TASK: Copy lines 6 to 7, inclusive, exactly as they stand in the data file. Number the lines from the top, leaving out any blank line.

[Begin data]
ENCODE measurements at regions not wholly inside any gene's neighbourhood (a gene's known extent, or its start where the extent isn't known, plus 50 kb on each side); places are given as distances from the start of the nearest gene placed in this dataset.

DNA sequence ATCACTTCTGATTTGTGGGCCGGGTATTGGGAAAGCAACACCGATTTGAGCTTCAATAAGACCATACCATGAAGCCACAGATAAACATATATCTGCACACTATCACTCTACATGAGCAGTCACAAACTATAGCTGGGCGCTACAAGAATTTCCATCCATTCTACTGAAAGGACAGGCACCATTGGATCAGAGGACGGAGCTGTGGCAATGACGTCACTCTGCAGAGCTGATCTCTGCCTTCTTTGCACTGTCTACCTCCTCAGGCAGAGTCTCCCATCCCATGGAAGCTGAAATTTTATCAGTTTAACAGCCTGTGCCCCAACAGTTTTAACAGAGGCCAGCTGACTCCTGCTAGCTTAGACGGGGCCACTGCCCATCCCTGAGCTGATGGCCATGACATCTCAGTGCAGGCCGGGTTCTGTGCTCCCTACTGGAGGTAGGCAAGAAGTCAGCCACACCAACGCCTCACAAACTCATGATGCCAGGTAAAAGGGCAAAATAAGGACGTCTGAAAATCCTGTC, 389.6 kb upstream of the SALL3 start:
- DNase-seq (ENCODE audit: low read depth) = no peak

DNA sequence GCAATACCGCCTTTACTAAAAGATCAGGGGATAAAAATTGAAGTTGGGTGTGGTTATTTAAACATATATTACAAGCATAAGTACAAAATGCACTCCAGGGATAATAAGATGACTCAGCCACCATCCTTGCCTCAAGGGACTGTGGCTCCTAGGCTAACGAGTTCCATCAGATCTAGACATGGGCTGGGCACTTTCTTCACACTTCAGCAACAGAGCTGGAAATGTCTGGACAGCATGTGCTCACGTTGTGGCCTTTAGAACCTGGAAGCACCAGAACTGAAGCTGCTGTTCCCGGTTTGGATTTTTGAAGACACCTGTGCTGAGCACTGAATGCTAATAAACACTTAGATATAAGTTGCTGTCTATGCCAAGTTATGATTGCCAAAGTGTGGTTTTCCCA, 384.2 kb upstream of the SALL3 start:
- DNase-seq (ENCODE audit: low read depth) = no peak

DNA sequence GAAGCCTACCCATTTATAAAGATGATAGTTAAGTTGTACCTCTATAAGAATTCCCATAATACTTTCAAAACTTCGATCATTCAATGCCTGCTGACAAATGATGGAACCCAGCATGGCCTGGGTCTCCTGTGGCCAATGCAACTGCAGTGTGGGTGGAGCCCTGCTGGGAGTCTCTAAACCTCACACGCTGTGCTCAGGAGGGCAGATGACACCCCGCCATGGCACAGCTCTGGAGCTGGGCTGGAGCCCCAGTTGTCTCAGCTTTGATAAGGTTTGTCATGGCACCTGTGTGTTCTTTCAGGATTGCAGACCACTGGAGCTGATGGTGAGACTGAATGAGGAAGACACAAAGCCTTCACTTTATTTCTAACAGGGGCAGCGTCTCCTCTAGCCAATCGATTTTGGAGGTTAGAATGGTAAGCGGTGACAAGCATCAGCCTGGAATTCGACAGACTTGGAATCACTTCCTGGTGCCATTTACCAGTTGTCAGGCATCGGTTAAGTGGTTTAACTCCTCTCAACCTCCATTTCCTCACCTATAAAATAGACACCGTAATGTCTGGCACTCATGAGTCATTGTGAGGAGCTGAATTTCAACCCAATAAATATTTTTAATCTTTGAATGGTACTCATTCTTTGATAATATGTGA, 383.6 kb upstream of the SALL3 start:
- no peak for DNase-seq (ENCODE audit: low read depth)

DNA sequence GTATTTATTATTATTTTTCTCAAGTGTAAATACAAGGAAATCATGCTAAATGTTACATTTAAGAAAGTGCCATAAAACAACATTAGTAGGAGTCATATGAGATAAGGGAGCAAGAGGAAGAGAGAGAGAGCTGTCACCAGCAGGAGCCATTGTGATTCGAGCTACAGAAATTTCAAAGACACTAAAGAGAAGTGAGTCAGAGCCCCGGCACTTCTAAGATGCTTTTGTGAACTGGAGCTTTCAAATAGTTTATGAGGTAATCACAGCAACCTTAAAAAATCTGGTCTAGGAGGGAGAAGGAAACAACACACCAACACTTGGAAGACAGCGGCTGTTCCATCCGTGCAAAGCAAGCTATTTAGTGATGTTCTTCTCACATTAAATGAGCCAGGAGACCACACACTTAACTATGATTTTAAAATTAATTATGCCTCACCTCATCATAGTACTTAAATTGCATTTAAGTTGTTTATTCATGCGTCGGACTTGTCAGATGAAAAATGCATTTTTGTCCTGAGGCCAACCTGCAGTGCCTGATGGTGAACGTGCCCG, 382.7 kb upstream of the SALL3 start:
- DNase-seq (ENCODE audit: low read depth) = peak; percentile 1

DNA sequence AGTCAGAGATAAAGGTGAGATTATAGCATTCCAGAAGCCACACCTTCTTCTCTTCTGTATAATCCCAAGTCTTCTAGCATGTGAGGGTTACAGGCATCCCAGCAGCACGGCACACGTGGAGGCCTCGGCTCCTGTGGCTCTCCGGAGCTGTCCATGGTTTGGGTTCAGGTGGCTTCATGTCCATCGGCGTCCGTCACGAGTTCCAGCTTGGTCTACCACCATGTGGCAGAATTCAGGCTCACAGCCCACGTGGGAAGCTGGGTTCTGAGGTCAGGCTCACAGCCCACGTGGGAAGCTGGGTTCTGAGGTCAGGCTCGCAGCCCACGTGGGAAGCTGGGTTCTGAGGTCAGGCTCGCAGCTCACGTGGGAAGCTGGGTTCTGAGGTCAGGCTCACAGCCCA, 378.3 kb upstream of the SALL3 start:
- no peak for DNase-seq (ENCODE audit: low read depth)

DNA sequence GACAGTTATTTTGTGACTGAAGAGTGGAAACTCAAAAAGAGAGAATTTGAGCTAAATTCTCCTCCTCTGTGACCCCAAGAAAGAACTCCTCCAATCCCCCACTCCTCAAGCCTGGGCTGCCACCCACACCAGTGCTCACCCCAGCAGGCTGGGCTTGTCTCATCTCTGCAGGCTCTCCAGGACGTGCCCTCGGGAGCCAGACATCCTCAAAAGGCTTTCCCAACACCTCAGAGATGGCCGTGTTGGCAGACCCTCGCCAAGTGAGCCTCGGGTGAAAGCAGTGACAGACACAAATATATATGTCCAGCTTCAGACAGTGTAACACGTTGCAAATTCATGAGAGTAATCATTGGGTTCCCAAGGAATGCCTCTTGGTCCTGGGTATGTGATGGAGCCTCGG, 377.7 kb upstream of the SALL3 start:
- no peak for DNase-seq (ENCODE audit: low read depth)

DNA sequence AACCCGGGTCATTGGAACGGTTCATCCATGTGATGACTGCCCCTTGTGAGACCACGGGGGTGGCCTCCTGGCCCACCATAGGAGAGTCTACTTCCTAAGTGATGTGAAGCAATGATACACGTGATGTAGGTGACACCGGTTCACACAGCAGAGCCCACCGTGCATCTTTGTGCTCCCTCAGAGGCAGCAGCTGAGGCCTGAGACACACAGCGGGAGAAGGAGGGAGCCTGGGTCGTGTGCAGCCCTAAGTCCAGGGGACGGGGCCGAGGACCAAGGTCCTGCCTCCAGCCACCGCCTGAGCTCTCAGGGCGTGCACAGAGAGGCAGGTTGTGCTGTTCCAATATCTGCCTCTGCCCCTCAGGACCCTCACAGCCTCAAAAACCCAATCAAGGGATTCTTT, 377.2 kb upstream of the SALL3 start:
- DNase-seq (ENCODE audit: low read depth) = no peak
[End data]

DNA sequence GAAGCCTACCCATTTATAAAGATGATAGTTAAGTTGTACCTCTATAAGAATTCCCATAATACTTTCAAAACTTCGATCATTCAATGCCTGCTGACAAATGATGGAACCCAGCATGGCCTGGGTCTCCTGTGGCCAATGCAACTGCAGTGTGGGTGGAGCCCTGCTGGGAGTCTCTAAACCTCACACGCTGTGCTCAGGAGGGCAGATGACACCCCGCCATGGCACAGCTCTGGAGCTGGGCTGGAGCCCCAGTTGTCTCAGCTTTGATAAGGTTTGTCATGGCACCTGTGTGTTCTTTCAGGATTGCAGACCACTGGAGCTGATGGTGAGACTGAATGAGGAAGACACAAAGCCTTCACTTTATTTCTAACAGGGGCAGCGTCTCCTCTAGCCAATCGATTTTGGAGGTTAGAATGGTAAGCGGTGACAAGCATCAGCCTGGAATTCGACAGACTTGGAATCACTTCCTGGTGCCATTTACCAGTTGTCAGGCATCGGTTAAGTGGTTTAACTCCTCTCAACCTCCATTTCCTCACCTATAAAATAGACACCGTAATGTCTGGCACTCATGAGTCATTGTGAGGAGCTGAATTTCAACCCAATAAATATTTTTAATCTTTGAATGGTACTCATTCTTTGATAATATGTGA, 383.6 kb upstream of the SALL3 start:
- no peak for DNase-seq (ENCODE audit: low read depth)